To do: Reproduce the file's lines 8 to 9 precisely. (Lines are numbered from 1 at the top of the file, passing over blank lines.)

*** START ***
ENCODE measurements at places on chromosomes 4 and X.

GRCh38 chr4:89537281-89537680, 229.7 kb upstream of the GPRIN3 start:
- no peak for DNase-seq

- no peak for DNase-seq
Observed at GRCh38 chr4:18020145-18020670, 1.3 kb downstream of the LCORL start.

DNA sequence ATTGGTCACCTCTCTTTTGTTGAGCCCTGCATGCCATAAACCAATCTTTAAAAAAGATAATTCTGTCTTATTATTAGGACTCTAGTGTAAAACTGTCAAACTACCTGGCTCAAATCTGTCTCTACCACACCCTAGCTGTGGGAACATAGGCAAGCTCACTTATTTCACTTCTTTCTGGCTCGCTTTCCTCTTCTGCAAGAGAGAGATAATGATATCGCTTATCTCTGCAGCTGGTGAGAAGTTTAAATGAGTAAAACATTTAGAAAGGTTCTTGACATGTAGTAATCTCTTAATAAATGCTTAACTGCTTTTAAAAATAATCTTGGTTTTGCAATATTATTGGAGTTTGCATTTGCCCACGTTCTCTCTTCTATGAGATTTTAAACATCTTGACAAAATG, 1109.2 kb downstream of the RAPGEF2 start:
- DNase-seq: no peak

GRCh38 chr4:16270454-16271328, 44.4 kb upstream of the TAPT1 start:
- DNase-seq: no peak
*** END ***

GRCh38 chr4:16270454-16271328, 44.4 kb upstream of the TAPT1 start:
- DNase-seq: no peak